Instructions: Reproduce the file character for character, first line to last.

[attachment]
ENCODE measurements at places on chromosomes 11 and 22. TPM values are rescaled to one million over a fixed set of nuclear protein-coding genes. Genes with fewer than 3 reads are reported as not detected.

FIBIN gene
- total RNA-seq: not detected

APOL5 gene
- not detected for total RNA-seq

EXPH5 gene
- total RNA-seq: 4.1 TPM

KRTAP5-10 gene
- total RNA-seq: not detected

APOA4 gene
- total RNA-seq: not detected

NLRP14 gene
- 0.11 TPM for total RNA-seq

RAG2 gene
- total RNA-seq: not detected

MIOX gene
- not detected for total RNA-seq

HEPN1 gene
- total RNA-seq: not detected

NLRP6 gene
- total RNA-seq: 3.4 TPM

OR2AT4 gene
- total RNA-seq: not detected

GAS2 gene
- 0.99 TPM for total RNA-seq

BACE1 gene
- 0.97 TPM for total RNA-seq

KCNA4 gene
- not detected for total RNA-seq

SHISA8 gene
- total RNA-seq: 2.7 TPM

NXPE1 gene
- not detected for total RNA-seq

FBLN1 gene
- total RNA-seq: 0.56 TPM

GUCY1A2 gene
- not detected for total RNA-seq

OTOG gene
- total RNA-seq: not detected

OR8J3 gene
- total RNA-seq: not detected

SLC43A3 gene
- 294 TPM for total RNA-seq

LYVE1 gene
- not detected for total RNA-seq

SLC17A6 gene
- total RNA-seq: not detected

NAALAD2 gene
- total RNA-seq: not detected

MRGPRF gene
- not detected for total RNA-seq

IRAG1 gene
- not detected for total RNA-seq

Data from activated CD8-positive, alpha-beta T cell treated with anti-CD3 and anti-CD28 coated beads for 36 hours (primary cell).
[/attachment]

ENCODE measurements at places on chromosomes 11 and 22. TPM values are rescaled to one million over a fixed set of nuclear protein-coding genes. Genes with fewer than 3 reads are reported as not detected.

FIBIN gene
- total RNA-seq: not detected

APOL5 gene
- not detected for total RNA-seq

EXPH5 gene
- total RNA-seq: 4.1 TPM

KRTAP5-10 gene
- total RNA-seq: not detected

APOA4 gene
- total RNA-seq: not detected

NLRP14 gene
- 0.11 TPM for total RNA-seq

RAG2 gene
- total RNA-seq: not detected

MIOX gene
- not detected for total RNA-seq

HEPN1 gene
- total RNA-seq: not detected

NLRP6 gene
- total RNA-seq: 3.4 TPM

OR2AT4 gene
- total RNA-seq: not detected

GAS2 gene
- 0.99 TPM for total RNA-seq

BACE1 gene
- 0.97 TPM for total RNA-seq

KCNA4 gene
- not detected for total RNA-seq

SHISA8 gene
- total RNA-seq: 2.7 TPM

NXPE1 gene
- not detected for total RNA-seq

FBLN1 gene
- total RNA-seq: 0.56 TPM

GUCY1A2 gene
- not detected for total RNA-seq

OTOG gene
- total RNA-seq: not detected

OR8J3 gene
- total RNA-seq: not detected

SLC43A3 gene
- 294 TPM for total RNA-seq

LYVE1 gene
- not detected for total RNA-seq

SLC17A6 gene
- total RNA-seq: not detected

NAALAD2 gene
- total RNA-seq: not detected

MRGPRF gene
- not detected for total RNA-seq

IRAG1 gene
- not detected for total RNA-seq

Data from activated CD8-positive, alpha-beta T cell treated with anti-CD3 and anti-CD28 coated beads for 36 hours (primary cell).